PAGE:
We are permitted to copy (in advance of publication) from the 2d No. of the American Review, the following remarkable poem by EDGAR POE. In our opinion, it is the most effective single example of “fugitive poetry” ever published in this country; and unsurpassed in English poetry for subtle conception, masterly ingenuity of versification, and consistent, sustaining of imaginative lift and “pokerishness.” It is one of these “dainties bred in a book” which we feed on. It will stick to the memory of everybody who reads it.
The introductory text is presumed to have been written by Poe’s friend, Nathaniel Parker Willis.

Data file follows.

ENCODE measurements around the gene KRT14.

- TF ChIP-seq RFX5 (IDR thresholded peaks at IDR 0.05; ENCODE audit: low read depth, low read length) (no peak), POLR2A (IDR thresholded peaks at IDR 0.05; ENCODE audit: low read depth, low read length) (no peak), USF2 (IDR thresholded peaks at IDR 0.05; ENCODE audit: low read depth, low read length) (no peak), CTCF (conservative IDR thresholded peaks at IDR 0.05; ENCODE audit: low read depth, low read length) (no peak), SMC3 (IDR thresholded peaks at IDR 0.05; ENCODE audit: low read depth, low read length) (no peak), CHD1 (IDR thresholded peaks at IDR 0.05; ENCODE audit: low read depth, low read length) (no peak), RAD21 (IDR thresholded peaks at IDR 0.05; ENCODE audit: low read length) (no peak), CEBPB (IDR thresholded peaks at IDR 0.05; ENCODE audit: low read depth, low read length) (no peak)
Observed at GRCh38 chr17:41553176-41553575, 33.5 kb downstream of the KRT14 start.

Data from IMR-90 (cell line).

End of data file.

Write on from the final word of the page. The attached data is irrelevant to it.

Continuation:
Considerable discussion has been spent on the burning bibliographical question as to whether the present item, or that in the American Review, is technically the first publication of “The Raven.” Although the introductory note above states that the poem is being printed “in advance of publication,” magazines of that era were typically printed and sent out a week or more prior to the month of issue to ensure delivery. It is possible that this issue of the Evening Mirror did indeed appear just before the February issue of the American Review was available, but it is equally possible that the American Review for February was out on the street by mid-January. A copy of the January issue in the Gimbel Collection of the Philadelphia Free Public Library includes a printed note (“To the subcribers and friends of the ‘American Review’), presumably by the publishers and now bound as part of the volume, that the February issue would be available “early in January,” the January issue having actually been distributed in a preliminary form, as a way of soliciting subscribers for the new periodical, as early as November 1844.